3. oh my friend. it is early days, still. you are in shock. you are coping the best you can, and that's pretty darned good if you ask me.

    Surround yourself with people who love you, exercise your body on long slow walks, eat good food and enjoy that glass of wine. Cry as hard and as long as you need to.

    Know that we are just a phone call, an email away, 24/7. I'm sure any number of pals would accompany you to a movie, a meal, a simple walk.

    I hurt for you every day - this is so damned sudden and crazy and unfair.

    Remember that road sign we wanted to post for a certain ex of mine? Well...I'm having thoughts.....

  4. I think Tara's suggestions are good. Go to new places, do things you've never done before, take long quiet walks.

    My late mother always assured me that 'Everything happens for the best'. Mostly she was right, but it probably seems a bit optimistic at the moment.

  5. Just do whatever needs to be done next and don't worry about the big picture. And mostly take the best care you can of yourself.

  6. Thank goodness for your excellent friends who have put a roof over your head. The rental situation will work thing at a time.

  7. such good advice, from everyone. in my fractious past, ritual helped immensely.. not the old rituals, new ones. something as simple as a check-in with a friend once a day, a phone call at 5 to mark that youve made it; a new glass for your white wine...
    one damn baby step forward after the other; and finally you'll be able to look back.

  8. Oh dear T, PLEASE take good care of yourself! Things are already working for you (Brandon Street place, can you live there?) now that renters are departing. Things will fall into place, just believe that. The Universe will take care of you.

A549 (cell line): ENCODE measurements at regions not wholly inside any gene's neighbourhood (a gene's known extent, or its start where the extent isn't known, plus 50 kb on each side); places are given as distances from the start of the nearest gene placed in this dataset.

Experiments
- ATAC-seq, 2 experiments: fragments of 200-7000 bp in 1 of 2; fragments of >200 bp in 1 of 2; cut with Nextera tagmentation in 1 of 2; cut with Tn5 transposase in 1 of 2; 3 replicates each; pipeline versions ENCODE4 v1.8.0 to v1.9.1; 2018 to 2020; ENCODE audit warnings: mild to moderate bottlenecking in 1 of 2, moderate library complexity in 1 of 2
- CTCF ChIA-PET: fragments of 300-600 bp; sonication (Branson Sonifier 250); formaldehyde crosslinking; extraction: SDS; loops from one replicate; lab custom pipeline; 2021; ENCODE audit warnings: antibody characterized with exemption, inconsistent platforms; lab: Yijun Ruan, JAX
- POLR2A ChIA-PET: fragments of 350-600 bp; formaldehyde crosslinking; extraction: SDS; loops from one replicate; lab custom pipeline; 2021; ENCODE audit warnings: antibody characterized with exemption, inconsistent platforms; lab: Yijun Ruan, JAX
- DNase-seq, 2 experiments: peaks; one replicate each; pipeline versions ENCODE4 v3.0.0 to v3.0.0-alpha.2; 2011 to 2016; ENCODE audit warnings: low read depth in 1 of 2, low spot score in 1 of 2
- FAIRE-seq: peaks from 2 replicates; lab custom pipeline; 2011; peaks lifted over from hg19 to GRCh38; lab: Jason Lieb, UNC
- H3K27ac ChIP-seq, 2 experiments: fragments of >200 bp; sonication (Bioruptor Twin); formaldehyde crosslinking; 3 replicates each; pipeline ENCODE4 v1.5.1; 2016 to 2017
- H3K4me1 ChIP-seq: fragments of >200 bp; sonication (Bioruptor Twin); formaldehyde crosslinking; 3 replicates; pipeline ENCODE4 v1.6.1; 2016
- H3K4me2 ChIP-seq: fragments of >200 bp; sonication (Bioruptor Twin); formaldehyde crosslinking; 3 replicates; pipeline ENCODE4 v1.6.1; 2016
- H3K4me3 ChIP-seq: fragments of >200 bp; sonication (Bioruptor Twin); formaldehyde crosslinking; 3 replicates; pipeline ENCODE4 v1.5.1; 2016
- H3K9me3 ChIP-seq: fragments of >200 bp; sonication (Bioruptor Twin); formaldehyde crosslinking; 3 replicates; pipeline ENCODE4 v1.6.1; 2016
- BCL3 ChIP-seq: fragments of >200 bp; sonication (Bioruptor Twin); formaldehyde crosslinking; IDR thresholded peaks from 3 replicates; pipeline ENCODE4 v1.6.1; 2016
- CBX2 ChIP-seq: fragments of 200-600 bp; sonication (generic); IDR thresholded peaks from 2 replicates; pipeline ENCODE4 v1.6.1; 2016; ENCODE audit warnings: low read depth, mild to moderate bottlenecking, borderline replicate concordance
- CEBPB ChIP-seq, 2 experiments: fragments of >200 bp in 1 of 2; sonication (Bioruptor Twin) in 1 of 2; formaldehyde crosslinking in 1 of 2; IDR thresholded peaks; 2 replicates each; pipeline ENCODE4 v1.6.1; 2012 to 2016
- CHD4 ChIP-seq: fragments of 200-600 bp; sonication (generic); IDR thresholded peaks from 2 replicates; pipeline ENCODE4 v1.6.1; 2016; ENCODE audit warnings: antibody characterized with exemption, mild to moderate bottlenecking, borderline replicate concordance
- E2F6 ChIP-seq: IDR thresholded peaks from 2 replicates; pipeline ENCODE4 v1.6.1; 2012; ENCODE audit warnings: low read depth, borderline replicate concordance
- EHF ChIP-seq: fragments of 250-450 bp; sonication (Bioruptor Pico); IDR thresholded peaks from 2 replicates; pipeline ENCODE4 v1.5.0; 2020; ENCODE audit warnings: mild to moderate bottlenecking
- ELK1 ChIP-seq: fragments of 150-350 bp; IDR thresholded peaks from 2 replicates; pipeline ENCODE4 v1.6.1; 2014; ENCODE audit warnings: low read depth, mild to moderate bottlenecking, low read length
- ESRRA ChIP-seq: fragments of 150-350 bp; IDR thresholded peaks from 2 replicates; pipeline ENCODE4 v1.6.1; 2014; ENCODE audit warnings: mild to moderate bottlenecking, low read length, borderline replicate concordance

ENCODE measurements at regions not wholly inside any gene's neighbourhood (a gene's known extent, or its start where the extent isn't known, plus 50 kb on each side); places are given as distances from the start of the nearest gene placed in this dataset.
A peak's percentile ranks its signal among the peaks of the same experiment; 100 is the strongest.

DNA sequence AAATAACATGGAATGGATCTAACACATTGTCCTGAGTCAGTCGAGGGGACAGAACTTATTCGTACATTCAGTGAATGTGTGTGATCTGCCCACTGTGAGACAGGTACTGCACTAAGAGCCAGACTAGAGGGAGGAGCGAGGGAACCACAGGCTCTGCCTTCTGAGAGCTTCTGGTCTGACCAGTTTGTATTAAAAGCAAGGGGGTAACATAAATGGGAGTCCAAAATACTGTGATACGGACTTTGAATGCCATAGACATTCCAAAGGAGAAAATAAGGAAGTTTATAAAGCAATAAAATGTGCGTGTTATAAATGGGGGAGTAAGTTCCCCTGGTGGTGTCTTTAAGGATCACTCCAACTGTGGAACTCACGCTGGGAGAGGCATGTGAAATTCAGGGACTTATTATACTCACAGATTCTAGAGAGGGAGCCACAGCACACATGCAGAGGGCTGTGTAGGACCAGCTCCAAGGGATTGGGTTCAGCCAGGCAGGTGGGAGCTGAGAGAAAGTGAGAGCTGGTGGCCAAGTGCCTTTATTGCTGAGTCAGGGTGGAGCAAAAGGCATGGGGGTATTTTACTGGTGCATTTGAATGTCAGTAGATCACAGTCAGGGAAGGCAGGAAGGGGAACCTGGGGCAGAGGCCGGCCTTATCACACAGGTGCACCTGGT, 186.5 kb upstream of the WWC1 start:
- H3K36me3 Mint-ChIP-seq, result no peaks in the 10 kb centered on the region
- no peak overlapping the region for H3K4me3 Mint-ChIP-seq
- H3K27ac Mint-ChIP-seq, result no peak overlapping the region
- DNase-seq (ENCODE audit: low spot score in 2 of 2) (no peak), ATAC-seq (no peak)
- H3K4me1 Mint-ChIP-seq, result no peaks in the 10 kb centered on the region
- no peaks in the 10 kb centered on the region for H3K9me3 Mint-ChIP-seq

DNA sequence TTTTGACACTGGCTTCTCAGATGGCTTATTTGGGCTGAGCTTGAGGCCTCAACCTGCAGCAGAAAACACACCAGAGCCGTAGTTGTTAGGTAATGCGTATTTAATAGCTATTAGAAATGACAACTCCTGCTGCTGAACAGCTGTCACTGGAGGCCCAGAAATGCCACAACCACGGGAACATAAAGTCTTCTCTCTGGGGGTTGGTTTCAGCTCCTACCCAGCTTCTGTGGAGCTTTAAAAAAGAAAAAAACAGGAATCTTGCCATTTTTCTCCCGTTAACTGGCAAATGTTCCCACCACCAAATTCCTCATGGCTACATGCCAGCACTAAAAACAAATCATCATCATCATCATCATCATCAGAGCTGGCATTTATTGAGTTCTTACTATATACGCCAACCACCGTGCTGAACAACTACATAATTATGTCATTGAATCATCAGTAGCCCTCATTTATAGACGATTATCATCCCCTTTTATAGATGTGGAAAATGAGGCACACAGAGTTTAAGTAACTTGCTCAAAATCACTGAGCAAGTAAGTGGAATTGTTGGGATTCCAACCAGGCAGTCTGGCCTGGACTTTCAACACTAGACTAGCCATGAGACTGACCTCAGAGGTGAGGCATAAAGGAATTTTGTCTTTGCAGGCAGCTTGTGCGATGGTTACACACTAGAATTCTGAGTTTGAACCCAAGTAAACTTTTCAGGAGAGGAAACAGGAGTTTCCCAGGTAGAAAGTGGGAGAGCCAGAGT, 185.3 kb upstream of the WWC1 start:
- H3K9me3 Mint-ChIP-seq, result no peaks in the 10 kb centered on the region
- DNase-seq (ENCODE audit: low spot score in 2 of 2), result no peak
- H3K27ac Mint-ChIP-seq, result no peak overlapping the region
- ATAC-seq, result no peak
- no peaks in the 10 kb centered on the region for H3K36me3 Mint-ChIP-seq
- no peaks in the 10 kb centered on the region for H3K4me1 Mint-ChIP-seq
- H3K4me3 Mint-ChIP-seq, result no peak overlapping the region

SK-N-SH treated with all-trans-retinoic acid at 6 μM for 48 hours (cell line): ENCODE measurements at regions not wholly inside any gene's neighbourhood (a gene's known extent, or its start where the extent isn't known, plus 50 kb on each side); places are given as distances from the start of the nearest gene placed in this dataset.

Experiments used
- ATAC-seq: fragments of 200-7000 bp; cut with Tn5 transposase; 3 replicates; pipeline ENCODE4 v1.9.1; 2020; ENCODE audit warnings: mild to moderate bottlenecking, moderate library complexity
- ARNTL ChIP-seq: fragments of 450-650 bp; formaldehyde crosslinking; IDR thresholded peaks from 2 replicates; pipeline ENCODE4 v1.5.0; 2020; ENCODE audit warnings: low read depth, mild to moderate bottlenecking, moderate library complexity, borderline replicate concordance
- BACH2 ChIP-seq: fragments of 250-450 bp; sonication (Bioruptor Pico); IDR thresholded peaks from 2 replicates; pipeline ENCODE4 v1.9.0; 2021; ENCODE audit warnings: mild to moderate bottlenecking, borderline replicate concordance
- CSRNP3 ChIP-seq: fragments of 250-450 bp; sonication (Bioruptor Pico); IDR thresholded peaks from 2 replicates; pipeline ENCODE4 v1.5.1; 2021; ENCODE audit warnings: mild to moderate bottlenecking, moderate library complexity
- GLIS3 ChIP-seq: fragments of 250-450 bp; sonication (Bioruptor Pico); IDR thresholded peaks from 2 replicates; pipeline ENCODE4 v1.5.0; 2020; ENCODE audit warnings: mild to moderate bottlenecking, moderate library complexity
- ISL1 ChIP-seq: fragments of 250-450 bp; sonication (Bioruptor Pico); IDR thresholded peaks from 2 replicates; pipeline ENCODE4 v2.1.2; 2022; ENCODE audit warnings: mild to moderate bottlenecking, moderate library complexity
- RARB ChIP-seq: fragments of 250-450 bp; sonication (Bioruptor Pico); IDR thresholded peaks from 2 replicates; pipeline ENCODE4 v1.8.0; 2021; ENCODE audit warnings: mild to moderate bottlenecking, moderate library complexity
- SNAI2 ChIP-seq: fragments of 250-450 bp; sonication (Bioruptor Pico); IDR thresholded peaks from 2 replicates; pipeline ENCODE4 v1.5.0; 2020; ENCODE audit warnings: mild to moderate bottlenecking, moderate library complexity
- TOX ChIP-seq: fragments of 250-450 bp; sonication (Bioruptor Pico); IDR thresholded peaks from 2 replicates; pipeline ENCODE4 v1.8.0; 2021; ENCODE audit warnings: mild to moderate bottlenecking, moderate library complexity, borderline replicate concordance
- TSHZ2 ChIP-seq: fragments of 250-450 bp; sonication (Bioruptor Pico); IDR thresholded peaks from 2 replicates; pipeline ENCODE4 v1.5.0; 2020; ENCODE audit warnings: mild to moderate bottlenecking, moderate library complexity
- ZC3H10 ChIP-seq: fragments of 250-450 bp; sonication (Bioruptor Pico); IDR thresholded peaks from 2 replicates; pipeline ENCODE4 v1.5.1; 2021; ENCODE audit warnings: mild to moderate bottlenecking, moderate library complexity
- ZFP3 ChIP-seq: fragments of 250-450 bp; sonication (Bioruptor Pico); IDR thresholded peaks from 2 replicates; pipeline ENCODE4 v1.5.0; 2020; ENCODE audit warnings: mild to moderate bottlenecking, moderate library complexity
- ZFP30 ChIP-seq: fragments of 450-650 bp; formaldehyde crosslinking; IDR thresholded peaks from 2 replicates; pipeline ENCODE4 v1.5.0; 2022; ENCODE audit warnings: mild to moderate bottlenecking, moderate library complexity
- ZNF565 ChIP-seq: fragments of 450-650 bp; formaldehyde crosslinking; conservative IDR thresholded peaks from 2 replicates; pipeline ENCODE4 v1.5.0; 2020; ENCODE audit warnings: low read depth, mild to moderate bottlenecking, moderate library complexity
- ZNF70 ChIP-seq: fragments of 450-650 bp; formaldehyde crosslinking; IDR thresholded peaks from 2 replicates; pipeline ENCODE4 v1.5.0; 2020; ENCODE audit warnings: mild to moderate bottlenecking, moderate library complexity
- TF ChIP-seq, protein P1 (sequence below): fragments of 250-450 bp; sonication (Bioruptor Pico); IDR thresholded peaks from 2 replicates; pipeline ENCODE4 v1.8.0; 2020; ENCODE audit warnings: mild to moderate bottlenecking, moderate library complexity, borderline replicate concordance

9. What they all said. Especially the part about "one damn baby step forward after another"--even if that next step is just sitting down (where there's more oxygen).

    Love to you.

  10. Life-saving support has reminded me many times to "act as-if," a muscle being taught to memorize a new action. A survivor has already emerged from the wreckage. You are here. Nothing else is required. Answers, in the same way as help, appear. As we look back over many things, simply being here is triumph. xo

  11. Dear T - yes, new rituals help during times of distress and transition, as Susan suggests. . . and, too, simple rhythms to fortify you in the present. These will become the bedrock of the future. Now is what matters - and being here.
    During a recent prolonged period of crisis over here, I kept being reminded of puzzle-building. How, much of the time, life is like piecing together a puzzle without having the 'lid of the box' that lets us know what picture it is we are building. We pick up one piece at a time, examine its shape, look for clues, for signs of a colour or texture we recognize, for hope and promise. . and sure enough, little by little, the new landscape reveals itself.
    Thinking of you so much, T, and lighting candles to help steady your way. L, C xo

  12. AVS = Claire B xx
    (Sorry, didn't realize I was signed in to my work gmail.)